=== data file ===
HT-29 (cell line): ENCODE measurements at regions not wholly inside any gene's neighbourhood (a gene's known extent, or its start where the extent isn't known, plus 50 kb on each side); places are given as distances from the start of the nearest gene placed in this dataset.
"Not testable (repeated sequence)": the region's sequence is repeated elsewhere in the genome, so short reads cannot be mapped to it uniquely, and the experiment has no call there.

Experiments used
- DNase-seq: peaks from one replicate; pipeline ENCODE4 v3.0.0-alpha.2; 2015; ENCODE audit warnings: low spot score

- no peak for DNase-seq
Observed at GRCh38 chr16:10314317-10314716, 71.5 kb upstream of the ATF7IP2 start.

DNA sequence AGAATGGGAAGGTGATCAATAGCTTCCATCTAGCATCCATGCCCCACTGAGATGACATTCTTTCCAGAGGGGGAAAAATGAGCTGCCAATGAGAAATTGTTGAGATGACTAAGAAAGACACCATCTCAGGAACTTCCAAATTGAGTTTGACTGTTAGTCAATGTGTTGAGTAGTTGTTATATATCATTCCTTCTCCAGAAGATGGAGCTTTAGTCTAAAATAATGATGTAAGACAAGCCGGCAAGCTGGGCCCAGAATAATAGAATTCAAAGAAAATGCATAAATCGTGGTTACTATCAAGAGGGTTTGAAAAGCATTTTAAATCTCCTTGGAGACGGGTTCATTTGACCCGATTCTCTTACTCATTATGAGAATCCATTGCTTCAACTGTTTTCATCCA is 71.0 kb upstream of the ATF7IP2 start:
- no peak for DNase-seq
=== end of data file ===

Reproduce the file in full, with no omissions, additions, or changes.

HT-29 (cell line): ENCODE measurements at regions not wholly inside any gene's neighbourhood (a gene's known extent, or its start where the extent isn't known, plus 50 kb on each side); places are given as distances from the start of the nearest gene placed in this dataset.
"Not testable (repeated sequence)": the region's sequence is repeated elsewhere in the genome, so short reads cannot be mapped to it uniquely, and the experiment has no call there.

Experiments used
- DNase-seq: peaks from one replicate; pipeline ENCODE4 v3.0.0-alpha.2; 2015; ENCODE audit warnings: low spot score

- no peak for DNase-seq
Observed at GRCh38 chr16:10314317-10314716, 71.5 kb upstream of the ATF7IP2 start.

DNA sequence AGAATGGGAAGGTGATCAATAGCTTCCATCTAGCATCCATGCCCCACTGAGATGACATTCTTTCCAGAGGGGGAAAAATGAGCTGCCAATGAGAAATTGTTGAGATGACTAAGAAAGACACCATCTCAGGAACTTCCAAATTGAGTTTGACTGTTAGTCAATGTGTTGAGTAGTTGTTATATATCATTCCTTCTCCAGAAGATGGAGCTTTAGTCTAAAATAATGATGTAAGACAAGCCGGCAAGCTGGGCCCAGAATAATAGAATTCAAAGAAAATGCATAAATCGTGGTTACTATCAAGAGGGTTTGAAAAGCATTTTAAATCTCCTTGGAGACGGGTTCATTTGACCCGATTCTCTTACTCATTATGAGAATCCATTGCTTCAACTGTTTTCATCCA is 71.0 kb upstream of the ATF7IP2 start:
- no peak for DNase-seq